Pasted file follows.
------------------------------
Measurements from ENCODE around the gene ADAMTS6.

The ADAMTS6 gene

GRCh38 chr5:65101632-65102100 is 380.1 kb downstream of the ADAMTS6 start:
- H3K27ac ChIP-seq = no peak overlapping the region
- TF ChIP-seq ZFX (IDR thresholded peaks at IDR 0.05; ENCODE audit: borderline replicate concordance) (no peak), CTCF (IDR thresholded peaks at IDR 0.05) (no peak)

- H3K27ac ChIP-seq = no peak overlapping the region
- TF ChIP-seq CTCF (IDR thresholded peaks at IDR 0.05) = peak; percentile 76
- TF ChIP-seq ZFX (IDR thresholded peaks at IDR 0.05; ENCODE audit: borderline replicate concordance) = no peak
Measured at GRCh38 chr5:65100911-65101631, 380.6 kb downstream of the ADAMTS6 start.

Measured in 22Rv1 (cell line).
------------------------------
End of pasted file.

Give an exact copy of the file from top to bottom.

Measurements from ENCODE around the gene ADAMTS6.

The ADAMTS6 gene

GRCh38 chr5:65101632-65102100 is 380.1 kb downstream of the ADAMTS6 start:
- H3K27ac ChIP-seq = no peak overlapping the region
- TF ChIP-seq ZFX (IDR thresholded peaks at IDR 0.05; ENCODE audit: borderline replicate concordance) (no peak), CTCF (IDR thresholded peaks at IDR 0.05) (no peak)

- H3K27ac ChIP-seq = no peak overlapping the region
- TF ChIP-seq CTCF (IDR thresholded peaks at IDR 0.05) = peak; percentile 76
- TF ChIP-seq ZFX (IDR thresholded peaks at IDR 0.05; ENCODE audit: borderline replicate concordance) = no peak
Measured at GRCh38 chr5:65100911-65101631, 380.6 kb downstream of the ADAMTS6 start.

Measured in 22Rv1 (cell line).